Would you visit a national park on the moon? Would it even be a physical possibility?
Two members of Congress like the idea. Reps. Donna Edwards (D-MD) and Eddie Bernice Johnson (D-TX) have proposed legislation (H.R. 2617) that would establish a national historical park on the moon’s surface to commemorate the Apollo missions that landed there between 1969 and 1972.
The legislation says that it would protect the artifacts associated with these landings that are on the moon and also enhance the public’s understanding of the Apollo program and its legacy through preservation of these resources.
The legislation dictates that the Secretary of the Interior would be responsible for managing the park. Also, it directs NASA’s Administrator to do the following:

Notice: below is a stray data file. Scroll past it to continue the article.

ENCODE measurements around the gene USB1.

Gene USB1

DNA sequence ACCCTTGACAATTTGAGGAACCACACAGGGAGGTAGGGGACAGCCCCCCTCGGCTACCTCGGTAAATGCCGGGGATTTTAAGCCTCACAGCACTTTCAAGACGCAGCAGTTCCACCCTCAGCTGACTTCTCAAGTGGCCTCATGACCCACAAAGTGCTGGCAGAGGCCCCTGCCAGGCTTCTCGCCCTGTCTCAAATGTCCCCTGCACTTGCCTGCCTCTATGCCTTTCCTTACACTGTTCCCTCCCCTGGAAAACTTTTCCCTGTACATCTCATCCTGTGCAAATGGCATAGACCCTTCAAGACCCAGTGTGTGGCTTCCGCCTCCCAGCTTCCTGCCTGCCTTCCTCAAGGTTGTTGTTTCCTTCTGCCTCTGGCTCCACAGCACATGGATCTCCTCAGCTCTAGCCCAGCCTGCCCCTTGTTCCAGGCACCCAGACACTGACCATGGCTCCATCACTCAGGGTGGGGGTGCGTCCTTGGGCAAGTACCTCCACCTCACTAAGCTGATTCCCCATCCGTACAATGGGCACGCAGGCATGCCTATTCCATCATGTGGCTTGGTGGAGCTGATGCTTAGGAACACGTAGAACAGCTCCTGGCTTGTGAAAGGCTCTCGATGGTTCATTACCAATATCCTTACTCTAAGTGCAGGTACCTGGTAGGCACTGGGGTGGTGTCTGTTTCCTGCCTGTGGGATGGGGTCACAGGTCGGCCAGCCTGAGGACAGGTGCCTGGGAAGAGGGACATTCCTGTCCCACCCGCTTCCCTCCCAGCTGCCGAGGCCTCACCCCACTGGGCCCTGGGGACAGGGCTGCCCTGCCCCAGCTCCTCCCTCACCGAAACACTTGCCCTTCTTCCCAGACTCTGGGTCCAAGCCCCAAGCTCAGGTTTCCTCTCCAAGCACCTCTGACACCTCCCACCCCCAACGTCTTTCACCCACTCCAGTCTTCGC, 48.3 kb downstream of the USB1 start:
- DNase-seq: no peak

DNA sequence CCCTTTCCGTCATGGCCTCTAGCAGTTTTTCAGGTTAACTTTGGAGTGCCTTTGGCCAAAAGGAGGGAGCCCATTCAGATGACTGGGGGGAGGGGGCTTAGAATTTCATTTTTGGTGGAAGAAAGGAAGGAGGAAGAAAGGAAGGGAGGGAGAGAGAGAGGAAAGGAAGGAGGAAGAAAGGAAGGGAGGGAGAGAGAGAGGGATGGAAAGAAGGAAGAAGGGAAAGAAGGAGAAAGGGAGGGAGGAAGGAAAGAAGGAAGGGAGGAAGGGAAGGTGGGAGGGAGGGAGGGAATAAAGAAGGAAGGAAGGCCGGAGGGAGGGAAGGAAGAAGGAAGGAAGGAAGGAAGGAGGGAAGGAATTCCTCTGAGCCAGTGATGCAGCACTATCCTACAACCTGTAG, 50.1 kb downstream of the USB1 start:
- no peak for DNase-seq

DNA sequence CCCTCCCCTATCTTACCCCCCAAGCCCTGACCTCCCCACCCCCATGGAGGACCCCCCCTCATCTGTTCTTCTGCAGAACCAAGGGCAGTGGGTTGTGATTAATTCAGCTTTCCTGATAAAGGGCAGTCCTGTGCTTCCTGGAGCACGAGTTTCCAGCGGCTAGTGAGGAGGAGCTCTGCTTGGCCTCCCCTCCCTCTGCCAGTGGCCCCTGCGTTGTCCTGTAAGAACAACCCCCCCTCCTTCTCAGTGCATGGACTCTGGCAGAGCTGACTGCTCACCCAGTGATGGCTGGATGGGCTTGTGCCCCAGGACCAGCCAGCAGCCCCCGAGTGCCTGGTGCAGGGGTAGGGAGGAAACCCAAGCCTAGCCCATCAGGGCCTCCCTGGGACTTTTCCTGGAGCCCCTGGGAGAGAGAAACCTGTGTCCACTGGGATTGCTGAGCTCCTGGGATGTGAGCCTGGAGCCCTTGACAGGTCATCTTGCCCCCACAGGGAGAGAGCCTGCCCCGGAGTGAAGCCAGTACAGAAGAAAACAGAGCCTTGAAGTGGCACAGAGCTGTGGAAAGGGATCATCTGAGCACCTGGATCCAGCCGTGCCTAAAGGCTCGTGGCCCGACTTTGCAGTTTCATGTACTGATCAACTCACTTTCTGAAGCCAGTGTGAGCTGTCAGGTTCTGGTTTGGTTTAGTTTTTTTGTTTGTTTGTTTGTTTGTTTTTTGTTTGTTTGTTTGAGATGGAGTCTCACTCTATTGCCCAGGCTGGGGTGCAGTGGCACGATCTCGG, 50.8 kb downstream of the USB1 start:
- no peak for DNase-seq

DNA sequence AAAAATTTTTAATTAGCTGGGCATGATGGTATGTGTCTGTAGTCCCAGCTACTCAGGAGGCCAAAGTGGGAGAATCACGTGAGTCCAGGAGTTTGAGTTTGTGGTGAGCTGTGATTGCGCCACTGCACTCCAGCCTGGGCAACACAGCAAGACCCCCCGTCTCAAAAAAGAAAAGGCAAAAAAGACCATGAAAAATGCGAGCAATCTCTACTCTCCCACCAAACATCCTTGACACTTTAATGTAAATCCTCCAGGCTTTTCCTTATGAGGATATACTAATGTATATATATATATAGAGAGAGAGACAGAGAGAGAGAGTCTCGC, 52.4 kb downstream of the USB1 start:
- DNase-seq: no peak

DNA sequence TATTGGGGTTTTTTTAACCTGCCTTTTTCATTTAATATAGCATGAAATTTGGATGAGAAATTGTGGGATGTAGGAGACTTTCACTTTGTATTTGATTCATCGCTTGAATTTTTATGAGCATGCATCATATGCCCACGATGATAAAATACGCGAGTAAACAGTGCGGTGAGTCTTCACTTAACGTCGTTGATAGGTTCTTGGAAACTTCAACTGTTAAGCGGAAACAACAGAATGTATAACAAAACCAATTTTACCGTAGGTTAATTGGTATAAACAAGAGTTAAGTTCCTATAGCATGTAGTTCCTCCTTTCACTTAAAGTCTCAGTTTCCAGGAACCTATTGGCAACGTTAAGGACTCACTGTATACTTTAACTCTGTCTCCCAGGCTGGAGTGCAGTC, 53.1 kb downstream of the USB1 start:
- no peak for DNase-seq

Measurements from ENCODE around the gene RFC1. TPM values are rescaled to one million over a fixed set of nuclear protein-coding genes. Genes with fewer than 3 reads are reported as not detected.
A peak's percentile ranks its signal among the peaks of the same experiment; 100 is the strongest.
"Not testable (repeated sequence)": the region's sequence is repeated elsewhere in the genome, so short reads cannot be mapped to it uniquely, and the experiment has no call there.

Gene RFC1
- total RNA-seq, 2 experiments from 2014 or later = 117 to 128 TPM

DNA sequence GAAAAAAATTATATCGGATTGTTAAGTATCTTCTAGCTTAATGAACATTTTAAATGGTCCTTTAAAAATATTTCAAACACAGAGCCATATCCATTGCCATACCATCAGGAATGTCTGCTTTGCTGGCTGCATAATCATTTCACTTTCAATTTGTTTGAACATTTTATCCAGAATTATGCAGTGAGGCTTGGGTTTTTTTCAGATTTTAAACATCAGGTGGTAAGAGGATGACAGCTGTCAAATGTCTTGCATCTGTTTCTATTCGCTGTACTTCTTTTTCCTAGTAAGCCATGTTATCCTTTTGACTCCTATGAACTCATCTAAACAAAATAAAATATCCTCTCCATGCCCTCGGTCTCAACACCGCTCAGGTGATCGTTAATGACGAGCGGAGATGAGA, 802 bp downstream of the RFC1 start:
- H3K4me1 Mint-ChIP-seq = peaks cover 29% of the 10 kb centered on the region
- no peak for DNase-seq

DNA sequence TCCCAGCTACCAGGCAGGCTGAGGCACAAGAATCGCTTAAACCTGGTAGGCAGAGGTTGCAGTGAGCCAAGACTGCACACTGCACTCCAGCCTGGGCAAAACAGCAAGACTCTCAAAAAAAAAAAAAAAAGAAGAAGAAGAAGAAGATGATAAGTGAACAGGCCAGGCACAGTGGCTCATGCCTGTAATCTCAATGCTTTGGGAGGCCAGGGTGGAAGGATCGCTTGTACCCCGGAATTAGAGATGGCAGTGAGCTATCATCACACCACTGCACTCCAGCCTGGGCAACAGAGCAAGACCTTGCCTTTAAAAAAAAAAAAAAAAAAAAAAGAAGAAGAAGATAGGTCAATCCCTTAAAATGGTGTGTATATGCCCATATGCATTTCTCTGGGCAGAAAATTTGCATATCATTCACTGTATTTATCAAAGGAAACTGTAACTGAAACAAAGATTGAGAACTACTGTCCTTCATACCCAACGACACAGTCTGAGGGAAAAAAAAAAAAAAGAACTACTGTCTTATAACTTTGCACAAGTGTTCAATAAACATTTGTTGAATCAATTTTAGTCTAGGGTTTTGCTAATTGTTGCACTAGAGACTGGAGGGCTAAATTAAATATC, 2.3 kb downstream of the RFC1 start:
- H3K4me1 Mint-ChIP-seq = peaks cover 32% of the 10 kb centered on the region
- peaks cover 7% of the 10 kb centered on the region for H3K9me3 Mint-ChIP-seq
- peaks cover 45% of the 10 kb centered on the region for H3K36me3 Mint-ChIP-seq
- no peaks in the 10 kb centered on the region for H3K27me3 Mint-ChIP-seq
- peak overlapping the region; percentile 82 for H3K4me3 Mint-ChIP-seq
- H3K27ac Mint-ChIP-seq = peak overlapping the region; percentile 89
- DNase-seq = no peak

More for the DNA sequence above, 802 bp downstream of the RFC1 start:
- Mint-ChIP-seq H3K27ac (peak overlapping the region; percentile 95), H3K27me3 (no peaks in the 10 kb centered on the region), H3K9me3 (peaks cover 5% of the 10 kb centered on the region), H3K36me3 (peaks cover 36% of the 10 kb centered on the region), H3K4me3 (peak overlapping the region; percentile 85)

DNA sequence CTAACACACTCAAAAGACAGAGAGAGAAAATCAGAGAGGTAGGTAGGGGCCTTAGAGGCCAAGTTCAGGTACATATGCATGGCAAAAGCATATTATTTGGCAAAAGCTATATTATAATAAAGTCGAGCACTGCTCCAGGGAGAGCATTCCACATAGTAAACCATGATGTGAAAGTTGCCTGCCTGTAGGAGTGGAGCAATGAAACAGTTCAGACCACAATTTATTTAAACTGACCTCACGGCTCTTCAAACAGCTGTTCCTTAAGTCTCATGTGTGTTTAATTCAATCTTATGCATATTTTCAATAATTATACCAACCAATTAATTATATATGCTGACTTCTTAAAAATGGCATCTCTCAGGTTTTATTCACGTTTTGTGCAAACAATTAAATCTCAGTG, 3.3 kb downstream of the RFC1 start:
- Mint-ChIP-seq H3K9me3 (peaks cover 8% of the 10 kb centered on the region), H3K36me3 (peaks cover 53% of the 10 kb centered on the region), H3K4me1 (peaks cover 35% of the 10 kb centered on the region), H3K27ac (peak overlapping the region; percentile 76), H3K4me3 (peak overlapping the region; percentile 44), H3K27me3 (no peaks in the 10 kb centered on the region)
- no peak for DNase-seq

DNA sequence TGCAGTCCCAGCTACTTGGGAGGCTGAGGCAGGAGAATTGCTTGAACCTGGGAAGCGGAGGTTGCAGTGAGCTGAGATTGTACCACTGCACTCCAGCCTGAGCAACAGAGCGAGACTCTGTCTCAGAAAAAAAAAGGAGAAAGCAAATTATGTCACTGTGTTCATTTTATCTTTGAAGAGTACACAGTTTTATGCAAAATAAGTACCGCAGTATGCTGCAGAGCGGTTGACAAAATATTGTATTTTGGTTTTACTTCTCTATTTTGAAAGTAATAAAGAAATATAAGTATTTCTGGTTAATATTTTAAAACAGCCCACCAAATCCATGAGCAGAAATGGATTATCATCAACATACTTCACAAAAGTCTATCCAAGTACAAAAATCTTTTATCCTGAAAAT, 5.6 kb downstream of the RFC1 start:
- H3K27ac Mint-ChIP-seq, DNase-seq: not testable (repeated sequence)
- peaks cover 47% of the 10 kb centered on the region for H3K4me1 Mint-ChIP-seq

- Ensuring proper monitoring of the Apollo lunar landing sites;
- Manage access to the sites, including through coordination with other spacefaring nations and entities; and
- In conjunction with the Director of the Smithsonian Institution, ensure an accurate cataloguing of items in the Historical Park.
I suspect performing task #3 in particular would be quite a challenge.
The language in the bill even delineates how to handle donations for the park.
One thing not mentioned in the language of the bill is how, exactly, such a park might be physically constructed should it get signed into law. I also am left wondering how many annual visitors would go to the park (or how they would get there). Perhaps that would be left for NASA to figure out…